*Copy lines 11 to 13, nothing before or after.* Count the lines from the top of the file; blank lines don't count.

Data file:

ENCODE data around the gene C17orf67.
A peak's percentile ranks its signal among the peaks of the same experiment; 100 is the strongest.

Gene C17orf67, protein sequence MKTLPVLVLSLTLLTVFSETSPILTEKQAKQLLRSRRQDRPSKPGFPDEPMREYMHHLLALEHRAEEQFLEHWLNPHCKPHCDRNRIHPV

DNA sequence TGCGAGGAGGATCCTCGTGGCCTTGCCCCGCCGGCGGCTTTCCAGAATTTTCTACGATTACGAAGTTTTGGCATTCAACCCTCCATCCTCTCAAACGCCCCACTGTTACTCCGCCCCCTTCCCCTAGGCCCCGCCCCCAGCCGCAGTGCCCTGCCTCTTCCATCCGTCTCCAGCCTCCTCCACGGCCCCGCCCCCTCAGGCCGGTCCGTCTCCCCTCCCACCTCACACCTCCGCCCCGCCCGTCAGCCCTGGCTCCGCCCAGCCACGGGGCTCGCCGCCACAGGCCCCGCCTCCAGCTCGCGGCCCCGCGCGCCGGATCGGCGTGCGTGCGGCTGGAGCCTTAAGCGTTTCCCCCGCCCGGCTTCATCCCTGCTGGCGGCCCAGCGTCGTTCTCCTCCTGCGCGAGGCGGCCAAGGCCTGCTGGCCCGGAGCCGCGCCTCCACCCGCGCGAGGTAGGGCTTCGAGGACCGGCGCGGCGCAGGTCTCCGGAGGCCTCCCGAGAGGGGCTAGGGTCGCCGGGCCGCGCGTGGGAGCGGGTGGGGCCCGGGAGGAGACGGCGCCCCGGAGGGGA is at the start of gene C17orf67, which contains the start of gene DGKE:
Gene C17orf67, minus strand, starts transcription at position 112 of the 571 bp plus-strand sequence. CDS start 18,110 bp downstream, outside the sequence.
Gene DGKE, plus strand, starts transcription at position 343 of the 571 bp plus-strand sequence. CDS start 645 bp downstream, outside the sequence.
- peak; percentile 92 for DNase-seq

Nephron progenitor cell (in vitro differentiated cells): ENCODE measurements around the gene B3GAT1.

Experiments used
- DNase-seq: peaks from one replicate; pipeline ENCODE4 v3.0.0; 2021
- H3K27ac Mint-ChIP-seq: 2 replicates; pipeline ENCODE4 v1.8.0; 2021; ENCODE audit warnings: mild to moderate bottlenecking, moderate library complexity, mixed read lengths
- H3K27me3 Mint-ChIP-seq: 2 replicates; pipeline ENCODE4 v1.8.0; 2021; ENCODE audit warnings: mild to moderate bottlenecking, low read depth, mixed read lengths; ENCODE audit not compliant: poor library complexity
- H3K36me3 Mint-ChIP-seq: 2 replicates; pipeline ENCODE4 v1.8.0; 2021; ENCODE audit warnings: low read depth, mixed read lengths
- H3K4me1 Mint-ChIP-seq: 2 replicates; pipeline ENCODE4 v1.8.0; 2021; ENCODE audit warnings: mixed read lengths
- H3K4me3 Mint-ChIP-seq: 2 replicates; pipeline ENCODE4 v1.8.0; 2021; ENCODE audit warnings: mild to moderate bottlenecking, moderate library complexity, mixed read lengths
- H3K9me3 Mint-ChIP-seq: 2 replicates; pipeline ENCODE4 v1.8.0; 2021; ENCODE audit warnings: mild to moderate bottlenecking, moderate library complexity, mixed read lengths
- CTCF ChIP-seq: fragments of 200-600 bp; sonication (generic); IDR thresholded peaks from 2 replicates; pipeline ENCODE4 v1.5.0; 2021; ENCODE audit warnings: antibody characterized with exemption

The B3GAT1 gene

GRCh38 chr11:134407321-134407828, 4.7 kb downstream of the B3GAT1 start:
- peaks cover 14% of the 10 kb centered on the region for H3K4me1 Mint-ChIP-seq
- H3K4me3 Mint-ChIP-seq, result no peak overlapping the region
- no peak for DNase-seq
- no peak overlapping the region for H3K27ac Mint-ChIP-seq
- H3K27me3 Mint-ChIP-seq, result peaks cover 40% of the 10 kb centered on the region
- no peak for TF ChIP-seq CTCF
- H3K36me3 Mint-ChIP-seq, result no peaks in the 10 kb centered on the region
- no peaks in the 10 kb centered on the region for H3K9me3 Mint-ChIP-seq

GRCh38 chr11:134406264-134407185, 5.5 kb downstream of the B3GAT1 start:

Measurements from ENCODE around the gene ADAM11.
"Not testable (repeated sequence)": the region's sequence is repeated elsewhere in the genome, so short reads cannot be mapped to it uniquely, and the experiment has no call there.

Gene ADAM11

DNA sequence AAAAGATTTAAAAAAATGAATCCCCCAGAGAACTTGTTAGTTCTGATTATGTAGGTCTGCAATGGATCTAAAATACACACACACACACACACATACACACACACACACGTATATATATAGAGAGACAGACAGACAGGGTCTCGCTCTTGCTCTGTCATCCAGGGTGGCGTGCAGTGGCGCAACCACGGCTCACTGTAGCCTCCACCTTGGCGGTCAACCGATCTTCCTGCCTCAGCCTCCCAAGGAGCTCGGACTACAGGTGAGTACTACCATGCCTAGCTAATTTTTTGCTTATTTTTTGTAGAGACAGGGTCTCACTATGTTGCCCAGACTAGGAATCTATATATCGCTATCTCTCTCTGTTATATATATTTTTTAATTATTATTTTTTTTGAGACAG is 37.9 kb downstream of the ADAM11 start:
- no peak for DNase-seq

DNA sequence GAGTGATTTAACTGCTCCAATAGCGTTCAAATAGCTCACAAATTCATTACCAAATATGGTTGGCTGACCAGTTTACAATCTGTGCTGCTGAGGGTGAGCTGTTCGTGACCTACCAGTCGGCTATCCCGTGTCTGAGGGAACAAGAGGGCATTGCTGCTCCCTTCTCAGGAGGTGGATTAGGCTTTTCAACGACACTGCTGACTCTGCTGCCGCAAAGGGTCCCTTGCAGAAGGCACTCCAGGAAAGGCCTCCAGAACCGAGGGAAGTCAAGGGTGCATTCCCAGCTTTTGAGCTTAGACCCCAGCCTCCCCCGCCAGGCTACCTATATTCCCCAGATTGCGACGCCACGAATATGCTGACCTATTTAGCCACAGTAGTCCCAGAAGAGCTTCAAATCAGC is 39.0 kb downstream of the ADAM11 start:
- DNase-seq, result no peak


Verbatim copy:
- H3K27ac Mint-ChIP-seq: 2 replicates; pipeline ENCODE4 v1.8.0; 2021; ENCODE audit warnings: mild to moderate bottlenecking, moderate library complexity, mixed read lengths
- H3K27me3 Mint-ChIP-seq: 2 replicates; pipeline ENCODE4 v1.8.0; 2021; ENCODE audit warnings: mild to moderate bottlenecking, low read depth, mixed read lengths; ENCODE audit not compliant: poor library complexity
- H3K36me3 Mint-ChIP-seq: 2 replicates; pipeline ENCODE4 v1.8.0; 2021; ENCODE audit warnings: low read depth, mixed read lengths